I came across this little gem on Reddit today. Created by the Computerphile Channel, it goes into a bit of detail about how YouTube works and why videos buffer – explained by YouTube employees themselves. It's not an official video but there are a few nuggets of gold, particularly how much the spinner is hated inside of YouTube as it is outside and that there are .gif, .jpg, CSS and Flash animation versions of it that are presented to the viewer depending on their location. If the content you are watching starts to buffer, it means that YouTube are busy finding another version of the video for you – they want you to have the best experience possible and any appearance of that spinny wheel thing means they have failed, even when circumstances may be completely outside of their control.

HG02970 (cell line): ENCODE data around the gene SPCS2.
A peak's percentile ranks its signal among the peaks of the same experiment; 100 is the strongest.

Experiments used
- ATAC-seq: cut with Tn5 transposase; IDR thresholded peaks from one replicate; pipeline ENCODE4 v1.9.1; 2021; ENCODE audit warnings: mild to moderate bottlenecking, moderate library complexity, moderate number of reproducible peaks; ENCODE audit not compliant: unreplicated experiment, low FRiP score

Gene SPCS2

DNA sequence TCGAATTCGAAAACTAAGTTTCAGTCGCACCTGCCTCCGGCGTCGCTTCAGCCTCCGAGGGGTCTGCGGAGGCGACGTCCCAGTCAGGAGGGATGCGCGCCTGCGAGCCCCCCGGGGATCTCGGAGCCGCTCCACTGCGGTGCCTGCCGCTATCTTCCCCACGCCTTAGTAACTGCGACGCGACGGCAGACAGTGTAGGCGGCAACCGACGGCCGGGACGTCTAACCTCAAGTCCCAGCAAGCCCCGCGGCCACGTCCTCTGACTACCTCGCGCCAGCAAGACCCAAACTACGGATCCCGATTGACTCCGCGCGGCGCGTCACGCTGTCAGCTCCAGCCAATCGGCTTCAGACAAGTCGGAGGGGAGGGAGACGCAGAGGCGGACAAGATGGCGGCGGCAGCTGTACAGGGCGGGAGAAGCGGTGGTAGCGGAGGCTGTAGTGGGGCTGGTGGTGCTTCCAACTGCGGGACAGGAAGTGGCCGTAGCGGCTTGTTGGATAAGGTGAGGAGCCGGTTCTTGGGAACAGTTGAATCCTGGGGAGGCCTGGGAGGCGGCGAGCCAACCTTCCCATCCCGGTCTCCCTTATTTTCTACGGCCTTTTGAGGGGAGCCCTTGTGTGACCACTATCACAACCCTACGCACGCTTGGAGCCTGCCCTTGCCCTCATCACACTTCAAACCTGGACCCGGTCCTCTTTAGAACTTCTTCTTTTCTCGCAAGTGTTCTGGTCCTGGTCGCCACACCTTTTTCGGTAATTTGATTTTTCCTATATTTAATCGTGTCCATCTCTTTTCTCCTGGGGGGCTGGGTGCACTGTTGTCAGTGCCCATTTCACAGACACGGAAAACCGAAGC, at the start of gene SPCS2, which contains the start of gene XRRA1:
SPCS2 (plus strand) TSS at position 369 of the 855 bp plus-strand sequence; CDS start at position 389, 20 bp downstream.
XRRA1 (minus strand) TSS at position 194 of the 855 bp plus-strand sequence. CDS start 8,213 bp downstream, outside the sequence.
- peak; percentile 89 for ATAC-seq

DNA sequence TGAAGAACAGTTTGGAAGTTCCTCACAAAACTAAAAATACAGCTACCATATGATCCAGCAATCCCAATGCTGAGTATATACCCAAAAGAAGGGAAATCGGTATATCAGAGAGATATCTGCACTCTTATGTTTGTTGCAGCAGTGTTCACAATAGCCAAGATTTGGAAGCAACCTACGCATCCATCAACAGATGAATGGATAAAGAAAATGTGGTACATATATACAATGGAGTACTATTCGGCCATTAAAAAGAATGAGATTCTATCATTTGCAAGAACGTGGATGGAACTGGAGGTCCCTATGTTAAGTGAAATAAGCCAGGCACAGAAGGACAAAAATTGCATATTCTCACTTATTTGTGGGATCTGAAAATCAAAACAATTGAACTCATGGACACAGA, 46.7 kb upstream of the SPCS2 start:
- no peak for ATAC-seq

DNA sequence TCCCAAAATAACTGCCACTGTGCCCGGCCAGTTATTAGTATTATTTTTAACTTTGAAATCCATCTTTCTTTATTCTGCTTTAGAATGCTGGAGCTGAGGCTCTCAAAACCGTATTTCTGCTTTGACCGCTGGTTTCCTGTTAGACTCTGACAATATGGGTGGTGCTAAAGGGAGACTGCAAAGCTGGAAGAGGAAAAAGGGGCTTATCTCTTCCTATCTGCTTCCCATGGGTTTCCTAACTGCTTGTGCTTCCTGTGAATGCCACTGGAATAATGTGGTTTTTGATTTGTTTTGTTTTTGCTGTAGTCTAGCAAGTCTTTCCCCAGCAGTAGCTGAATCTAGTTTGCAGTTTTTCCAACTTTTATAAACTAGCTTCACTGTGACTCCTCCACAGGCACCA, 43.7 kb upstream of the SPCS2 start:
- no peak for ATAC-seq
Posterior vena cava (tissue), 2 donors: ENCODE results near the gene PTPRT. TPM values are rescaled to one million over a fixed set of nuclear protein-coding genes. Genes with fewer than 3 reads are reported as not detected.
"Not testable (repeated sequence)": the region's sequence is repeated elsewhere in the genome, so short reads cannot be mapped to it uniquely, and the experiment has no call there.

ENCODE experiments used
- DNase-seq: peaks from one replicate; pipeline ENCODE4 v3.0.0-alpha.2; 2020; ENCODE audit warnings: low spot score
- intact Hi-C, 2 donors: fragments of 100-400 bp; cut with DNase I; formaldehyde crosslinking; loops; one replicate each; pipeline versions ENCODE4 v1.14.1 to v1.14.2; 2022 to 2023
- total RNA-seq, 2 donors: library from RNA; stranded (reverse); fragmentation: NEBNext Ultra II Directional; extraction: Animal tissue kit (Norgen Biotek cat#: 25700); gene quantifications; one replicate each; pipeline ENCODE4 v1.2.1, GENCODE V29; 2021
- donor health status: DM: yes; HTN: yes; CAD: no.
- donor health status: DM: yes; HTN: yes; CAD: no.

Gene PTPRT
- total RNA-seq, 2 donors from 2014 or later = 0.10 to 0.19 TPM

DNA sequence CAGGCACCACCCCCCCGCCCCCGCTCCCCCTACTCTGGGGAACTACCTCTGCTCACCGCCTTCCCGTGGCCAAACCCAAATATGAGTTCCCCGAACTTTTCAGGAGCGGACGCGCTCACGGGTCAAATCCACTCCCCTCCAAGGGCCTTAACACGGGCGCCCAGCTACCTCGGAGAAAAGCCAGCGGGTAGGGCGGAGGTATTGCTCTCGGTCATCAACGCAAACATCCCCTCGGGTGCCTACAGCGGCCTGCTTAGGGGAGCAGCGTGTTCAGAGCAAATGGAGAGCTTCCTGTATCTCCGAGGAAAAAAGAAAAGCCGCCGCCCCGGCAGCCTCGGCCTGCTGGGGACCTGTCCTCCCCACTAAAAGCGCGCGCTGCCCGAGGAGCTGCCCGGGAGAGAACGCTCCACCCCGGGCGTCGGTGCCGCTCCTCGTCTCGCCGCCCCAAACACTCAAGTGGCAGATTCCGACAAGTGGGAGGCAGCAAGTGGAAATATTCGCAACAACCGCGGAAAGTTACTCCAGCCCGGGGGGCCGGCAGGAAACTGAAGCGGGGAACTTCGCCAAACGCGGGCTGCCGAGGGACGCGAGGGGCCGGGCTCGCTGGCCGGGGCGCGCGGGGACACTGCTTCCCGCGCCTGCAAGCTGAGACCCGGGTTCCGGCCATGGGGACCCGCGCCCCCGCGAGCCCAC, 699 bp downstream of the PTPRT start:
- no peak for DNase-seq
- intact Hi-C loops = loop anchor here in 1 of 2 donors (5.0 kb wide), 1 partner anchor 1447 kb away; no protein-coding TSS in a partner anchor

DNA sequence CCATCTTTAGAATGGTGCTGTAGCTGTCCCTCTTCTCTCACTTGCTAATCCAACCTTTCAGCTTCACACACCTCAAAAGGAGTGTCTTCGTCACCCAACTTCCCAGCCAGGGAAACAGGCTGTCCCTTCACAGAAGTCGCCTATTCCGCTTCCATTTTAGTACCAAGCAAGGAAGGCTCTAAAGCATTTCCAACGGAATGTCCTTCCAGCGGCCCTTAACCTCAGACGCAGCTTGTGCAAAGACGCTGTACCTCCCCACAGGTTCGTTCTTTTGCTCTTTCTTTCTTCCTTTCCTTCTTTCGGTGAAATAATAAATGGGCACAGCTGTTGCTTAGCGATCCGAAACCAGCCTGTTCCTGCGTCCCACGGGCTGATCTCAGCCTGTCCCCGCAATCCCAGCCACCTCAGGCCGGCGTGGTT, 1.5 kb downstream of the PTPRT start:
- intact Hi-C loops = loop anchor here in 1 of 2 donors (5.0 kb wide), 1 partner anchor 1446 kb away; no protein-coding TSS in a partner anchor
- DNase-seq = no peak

They also confirm the challenges that are faced from the uploading and then viewing of video content from so many different devices. Did you know that when you upload a video it will exist in dozens of different types of resolutions and formats in a couple of data centres around the world? And that the more that video is played the closer to a data centre near you it's likely to get?
There has been a truckload of YouTube bashing this week, and I think that a review of the new comments system would certainly be welcome, for reputation management purposes if nothing else. But that aside, it's easy to forget the amount of vision, skill, work and passion that has gone into creating this incredible site that's free for everyone to use. If you're not feeling the love for YouTube this week, this little insight into what they do and how they do it might put that smile back on your face.
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